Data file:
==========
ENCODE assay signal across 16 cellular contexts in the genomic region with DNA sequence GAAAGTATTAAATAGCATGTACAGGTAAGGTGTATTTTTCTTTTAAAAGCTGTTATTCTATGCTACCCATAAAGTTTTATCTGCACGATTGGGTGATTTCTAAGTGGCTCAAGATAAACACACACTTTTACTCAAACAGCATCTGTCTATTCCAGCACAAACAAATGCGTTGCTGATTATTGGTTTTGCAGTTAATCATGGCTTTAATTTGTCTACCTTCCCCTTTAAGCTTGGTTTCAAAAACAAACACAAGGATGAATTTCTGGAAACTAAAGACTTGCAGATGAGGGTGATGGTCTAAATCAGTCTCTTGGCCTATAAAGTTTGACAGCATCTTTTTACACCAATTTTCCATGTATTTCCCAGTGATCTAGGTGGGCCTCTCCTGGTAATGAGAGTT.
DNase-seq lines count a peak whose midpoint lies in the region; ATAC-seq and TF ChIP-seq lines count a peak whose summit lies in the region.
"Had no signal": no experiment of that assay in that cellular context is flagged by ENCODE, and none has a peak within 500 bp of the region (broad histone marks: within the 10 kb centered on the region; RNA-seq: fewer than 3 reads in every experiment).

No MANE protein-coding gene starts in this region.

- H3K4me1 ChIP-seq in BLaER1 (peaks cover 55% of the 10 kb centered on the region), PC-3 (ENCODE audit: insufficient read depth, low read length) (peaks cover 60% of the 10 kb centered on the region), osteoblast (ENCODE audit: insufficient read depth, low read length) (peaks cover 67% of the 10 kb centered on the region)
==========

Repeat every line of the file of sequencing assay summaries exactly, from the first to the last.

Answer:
ENCODE assay signal across 16 cellular contexts in the genomic region with DNA sequence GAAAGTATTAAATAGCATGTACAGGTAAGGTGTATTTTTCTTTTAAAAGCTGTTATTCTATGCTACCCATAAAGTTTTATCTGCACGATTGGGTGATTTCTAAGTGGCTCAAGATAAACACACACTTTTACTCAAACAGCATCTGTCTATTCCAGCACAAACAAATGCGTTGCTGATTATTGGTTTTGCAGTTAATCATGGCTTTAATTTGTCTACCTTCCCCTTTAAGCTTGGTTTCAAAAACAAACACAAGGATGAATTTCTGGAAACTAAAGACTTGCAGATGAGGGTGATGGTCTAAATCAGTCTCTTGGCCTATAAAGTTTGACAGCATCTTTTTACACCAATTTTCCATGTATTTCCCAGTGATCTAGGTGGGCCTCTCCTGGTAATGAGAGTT.
DNase-seq lines count a peak whose midpoint lies in the region; ATAC-seq and TF ChIP-seq lines count a peak whose summit lies in the region.
"Had no signal": no experiment of that assay in that cellular context is flagged by ENCODE, and none has a peak within 500 bp of the region (broad histone marks: within the 10 kb centered on the region; RNA-seq: fewer than 3 reads in every experiment).

No MANE protein-coding gene starts in this region.

- H3K4me1 ChIP-seq in BLaER1 (peaks cover 55% of the 10 kb centered on the region), PC-3 (ENCODE audit: insufficient read depth, low read length) (peaks cover 60% of the 10 kb centered on the region), osteoblast (ENCODE audit: insufficient read depth, low read length) (peaks cover 67% of the 10 kb centered on the region)